Theo Garrun interviewed our Coach & Swimming Captain.
When St Stithians Girls College won the swimming competition and the overall winner’s trophy at the Girls' Schools Premier Interhigh gala at Ellis Park recently, it was the third time in the last four years that they did so. They missed out narrowly in 2016, but took the title in 2015 and last year, and have firmly established themselves as the top aquatic school in town.
In fact, their prowess stretches even further afield and this year they became the first school to win the swimming, diving, water polo and overall winner’s trophy at the national aquatic championships in Bloemfontein in January.
Their win there broke the stranglehold that Oranje Meisies and Durban Girls' College have had on the national festival. Oranje won it in 2016 and 2017 and before that Durban Girls College had won it 10 years in a row.
The college’s rise as a force in swimming has coincided with the tenure of Mrs Natasha Panzera as Director of Sport, and swimming coach at the school. She was appointed in 2015 and in that year Cayleigh de Sousa was in grade 9. The two of them embarked on a journey that culminated this year with Cayleigh as the captain of the most successful Saints swimming team ever, and Mr Panzera the organisational force behind it.
For Cayleigh it has taken between 10 and 15 hours a week of training, year in and year out to get to this point. “Looking back, I’m not sorry that I spent all that time and put in all that effort in the pool,” Cayligh says. “People ask swimmers why we do it, and there’s no easy answer, but it has to do with personal challenges, mental and physical, and with the rewards, which are all about constant improvement and getting to swim in the big events each year.”
Cayleigh is coached by Richard Little, resident coach at the Crusaders Club which is based at the school and, Panzera explains, most of group that represented the school at interhigh are professionally coached.“That gives us an edge, of course,” she says, “But it’s as important that the rest of the swimmers are well prepared.”
And that’s where she comes in. Panzera is a highly qualified coach and she coaches the other 25-odd swimmers who make up the squad. “We go in lean for major competitions,” she explains, “but in the regular interschool galas we enter two teams of equal strength and we want them to finish within 10 points of each other. It’s an arrangement that is popular with the girls, according to Cayleigh. “It’s amusing to see how the other schools are often confused about which are our A and B teams, but it’s also fun to race against each other, and to swim in events that we don’t usually do.”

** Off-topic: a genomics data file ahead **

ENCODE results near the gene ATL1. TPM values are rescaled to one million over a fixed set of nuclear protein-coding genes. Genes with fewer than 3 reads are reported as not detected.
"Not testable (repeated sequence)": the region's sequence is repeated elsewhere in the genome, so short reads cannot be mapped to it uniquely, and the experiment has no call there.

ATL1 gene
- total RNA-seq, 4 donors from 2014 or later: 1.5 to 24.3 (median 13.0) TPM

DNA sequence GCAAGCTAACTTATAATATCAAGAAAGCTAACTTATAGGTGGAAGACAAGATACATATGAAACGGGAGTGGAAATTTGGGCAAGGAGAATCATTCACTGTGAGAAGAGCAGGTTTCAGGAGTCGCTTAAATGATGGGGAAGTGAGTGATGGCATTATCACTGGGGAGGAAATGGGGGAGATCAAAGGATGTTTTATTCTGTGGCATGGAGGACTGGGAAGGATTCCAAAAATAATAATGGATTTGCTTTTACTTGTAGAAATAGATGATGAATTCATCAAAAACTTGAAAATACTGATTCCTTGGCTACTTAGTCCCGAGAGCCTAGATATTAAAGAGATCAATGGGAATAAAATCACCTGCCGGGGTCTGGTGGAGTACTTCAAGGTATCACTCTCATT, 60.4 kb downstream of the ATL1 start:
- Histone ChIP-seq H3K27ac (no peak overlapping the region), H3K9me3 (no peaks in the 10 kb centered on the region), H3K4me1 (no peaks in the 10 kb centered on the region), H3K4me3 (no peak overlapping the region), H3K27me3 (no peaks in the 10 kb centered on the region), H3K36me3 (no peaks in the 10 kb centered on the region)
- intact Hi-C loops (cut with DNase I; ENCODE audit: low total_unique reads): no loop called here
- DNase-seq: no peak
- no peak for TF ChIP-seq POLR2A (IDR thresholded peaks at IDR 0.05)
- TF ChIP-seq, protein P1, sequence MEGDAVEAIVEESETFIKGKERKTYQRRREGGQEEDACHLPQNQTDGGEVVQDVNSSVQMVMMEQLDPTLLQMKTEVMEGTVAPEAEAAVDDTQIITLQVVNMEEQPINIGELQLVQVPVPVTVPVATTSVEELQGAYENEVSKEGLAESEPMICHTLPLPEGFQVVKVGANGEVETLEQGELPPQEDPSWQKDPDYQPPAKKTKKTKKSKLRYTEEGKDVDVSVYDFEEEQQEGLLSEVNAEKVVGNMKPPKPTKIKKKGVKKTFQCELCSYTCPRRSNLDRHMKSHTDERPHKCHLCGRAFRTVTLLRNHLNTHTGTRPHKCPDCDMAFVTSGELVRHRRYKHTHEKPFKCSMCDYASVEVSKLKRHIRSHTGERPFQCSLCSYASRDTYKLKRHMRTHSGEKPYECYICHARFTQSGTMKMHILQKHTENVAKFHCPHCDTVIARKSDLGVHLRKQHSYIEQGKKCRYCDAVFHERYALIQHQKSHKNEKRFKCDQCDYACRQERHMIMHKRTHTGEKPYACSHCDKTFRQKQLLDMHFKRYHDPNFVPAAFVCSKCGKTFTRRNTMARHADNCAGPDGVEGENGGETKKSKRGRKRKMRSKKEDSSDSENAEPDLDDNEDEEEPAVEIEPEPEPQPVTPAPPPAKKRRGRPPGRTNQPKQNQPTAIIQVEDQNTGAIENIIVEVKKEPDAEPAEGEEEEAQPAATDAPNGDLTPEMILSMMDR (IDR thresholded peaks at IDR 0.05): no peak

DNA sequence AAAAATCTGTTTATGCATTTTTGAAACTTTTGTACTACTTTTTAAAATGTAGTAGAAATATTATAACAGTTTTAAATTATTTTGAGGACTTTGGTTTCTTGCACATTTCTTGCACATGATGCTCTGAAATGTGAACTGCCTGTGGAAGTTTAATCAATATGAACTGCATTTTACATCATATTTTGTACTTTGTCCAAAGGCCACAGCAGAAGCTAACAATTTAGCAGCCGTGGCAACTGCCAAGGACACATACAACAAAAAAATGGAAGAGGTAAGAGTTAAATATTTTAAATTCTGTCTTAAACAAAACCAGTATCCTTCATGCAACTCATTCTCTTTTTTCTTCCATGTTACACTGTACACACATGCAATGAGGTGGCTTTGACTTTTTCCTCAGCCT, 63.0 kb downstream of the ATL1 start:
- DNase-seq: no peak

The idea, according to Panzera, is to keep interest levels up, and to allow all the swimmers to share in the team’s success. “I think it’s part of our winning recipe,” she says. “Sure, we have the stars, but you need depth to succeed and making everyone feel important is part of that.” Her main role she says is in selection. “I manipulate the team in such a way to maximise the points that individual swimmers can earn for us. It sometimes confuses the swimmers, but it seems to be working,” she says.
Cayleigh’s sporting interest goes beyond swimming. She is an accomplished hockey player who has been in the school’s first team since she was in grade 9. “I love hockey in a different way to swimming,” she says. “As a team game, there are more laughs and interaction, and collective responsibility for the team’s performance. Swimming is an individual challenge, it’s all up to you and so the rewards when you succeed mean more.”
Panzera is a firm believer in varied sporting involvement. “There’s an argument that says divided attention prevents you from becoming a better swimmer, I believe playing another sport actually makes you better.”
It’s a philosophy that certainly works at Saints and the performance of their water polo team proves that. Panzera is part of the coaching setup there and handles the swimming technique and fitness of the players. And some of their provincial swimmers are also top water polo players.”
Cayleigh is grateful for the opportunities that the approach has provided her. “I have decided to give up swimming,” she says. “I’ll be concentrating on hockey for the school this year and next year, at varsity I’ll be playing hockey, not swimming. “I just feel that I’ve lost the passion for swimming and need to give it a break, maybe I’ll be back again one day, who knows?”
Panzera is disappointed at the decision, of course, but happy that Cayleigh is embodying the school’s philosophy of sport. “We always try to put the girl first. She must do what is best for her and we want her to become as good as she possibly can at whatever she chooses to do. Cayleigh has been a great servant of the school and a great swimming captain. If she chooses to move onto something else now, of course we support her.”
Products like Cayleigh de Sousa, with achievements over the years, and her mature take on sporting success and future challenges, shows that the philosophy is working.